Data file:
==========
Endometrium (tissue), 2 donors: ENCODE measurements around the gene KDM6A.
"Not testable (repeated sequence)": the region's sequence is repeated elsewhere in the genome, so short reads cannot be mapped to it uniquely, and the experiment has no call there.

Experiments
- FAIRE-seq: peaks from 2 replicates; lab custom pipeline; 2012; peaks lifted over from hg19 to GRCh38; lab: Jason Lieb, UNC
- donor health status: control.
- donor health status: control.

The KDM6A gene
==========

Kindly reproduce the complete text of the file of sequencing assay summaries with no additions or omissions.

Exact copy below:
Endometrium (tissue), 2 donors: ENCODE measurements around the gene KDM6A.
"Not testable (repeated sequence)": the region's sequence is repeated elsewhere in the genome, so short reads cannot be mapped to it uniquely, and the experiment has no call there.

Experiments
- FAIRE-seq: peaks from 2 replicates; lab custom pipeline; 2012; peaks lifted over from hg19 to GRCh38; lab: Jason Lieb, UNC
- donor health status: control.
- donor health status: control.

The KDM6A gene